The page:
Greece: shutting down the public broadcaster is the last thing to do in a crisis

The CBA believes that in times of crisis, Public Service Broadcasting is even more of a ‘need to have’ than a ‘nice to have’ – a key element of any democratic society which must be protected.

There has been condemnation around Europe, and worldwide, at the Greek government’s shock decision to close the public broadcaster ERT with immediate effect.

The government announced the closure of all state-run broadcasts and that it would lay off over 2,600 staff as part of austerity measures demanded by the country’s bailout creditors. By the evening of 11 June, just hours after the announcement, The Hellenic Broadcasting Corporation’s TV channels and radio were pulled off air.

Sally-Ann Wilson, Secretary-General of the CBA said: “We understand that in times of austerity due consideration should be given to how all public bodies are run and operated, but just closing down a PSB within hours is unacceptable and sets a very dangerous precedent.

She added: “It is at this time that the people of Greece have most need of a public broadcaster to keep them informed and provide an independent media space for sharing and debating the crisis affecting Greece and its economy. We urge the Greek government to reverse this decision and use the opportunity to create, through democratic means, an effective and efficient public broadcaster.”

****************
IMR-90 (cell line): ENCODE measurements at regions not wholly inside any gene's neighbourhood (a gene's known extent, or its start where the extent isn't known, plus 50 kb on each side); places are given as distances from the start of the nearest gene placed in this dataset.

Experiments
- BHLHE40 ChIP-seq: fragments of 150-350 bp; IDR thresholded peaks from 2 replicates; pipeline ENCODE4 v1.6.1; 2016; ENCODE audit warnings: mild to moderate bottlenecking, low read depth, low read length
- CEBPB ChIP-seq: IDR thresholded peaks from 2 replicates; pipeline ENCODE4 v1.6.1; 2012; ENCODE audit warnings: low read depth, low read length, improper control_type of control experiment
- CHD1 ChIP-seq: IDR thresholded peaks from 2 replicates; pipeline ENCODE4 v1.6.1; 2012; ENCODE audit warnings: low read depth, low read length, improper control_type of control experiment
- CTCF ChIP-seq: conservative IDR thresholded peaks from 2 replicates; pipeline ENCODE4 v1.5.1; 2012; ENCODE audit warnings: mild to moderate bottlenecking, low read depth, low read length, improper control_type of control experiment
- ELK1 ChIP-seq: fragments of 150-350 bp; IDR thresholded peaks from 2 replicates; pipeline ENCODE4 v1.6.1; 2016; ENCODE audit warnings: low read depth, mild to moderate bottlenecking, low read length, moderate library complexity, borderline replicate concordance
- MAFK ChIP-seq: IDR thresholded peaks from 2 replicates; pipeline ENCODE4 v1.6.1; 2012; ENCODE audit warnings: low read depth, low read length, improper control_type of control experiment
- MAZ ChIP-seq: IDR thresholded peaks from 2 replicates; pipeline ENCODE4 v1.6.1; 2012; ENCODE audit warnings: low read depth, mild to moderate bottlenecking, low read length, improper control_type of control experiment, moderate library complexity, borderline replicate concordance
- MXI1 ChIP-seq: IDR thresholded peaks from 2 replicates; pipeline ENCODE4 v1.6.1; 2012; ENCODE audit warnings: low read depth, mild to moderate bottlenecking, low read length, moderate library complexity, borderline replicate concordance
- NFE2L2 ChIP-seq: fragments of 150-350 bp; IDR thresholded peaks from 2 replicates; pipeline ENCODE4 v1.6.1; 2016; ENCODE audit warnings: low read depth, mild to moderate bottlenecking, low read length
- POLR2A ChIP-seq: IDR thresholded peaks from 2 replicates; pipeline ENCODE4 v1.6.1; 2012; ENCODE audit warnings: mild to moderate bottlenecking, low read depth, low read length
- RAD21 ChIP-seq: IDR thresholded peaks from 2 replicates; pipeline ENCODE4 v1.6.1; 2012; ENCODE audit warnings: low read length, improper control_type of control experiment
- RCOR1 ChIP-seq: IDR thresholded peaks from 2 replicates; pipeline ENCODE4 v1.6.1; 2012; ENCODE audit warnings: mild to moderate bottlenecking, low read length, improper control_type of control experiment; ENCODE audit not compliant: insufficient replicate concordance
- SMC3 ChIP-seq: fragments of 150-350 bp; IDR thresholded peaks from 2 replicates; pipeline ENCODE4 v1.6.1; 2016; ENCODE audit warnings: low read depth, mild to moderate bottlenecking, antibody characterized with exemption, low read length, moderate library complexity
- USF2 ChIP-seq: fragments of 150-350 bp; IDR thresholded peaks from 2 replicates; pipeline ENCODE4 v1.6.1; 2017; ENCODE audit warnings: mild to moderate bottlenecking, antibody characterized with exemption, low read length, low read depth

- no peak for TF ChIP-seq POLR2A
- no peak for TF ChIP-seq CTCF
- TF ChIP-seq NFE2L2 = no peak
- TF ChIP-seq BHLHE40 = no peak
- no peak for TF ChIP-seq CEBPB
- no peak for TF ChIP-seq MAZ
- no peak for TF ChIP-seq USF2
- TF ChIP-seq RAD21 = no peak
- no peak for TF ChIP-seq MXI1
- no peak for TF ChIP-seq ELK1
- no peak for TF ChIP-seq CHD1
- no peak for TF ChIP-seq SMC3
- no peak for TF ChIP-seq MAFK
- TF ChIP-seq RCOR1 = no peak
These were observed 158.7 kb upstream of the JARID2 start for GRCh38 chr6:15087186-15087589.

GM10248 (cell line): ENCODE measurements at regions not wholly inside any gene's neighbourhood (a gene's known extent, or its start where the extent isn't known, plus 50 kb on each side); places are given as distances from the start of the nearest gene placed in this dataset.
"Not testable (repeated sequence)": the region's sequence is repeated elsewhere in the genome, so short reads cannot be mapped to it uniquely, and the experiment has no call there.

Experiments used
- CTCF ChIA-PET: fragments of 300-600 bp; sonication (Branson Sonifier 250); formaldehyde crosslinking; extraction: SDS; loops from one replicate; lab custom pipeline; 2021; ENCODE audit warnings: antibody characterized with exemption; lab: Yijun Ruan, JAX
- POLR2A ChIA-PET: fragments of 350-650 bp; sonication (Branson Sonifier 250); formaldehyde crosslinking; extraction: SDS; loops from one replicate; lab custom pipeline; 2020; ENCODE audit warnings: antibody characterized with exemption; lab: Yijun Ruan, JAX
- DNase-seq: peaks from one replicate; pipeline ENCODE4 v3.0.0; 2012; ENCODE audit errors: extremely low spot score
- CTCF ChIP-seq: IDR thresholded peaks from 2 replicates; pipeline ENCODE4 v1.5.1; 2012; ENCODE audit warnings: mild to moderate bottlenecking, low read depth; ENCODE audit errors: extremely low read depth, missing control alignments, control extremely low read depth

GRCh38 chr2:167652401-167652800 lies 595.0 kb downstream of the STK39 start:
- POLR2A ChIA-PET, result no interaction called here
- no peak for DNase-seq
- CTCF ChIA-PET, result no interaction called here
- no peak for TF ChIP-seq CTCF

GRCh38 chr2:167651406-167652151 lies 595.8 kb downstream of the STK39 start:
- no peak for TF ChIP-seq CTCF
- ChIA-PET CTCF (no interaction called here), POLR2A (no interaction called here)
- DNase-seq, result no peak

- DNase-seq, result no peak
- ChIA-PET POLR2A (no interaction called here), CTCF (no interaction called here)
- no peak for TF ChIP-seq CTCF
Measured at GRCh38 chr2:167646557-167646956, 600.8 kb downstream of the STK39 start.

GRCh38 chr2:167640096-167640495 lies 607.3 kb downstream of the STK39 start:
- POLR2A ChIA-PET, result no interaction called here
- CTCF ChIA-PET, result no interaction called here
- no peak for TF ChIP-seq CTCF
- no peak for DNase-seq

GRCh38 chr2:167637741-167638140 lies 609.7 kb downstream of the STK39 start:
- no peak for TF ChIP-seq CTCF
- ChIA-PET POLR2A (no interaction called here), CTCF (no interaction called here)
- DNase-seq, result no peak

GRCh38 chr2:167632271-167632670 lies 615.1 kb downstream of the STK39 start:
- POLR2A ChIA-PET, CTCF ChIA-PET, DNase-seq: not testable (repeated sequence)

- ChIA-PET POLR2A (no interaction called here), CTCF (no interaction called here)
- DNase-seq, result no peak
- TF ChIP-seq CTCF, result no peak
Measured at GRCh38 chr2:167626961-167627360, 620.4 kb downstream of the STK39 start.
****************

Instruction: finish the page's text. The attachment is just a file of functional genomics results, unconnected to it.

Today saw thousands of media workers and supporters protest outside the ERT’s headquarters in Athens. Greek TV journalists are reportedly camped in the building to keep the broadcaster on air. The European Broadcasting Union urged the Greek government to rethink its decision, and, it was reported in the Guardian, has helped set up a satellite news-gathering  operation in ERT’s car park, to join Greek journalists using equipment yet to be confiscated and efforts to stream transmission online.

In addition to local action, protests are planned in London and Paris this evening. It could be argued that the widespread backlash to the decision is a strong indication of the importance of public service media to the citizens of Greece, and elsewhere for that matter.

The Greek government has branded the broadcaster a “haven of waste”, and as one local commentator Phillip Ammermann put it: “Although I have written about the need to reform ERT, it is hard to think of a more absurd way of dealing with things.”

However the government said it plans to relaunch a new slimmed down broadcaster, possibly in August, and sacked staff can reapply for their jobs.  But it has been reported that the bill to create a new broadcaster does not yet exist.

Image: The broadcaster’s official twitter feed is now filled with protest-organising messages, such as this one announcing the assembly of a music ensemble for #OccupyERT

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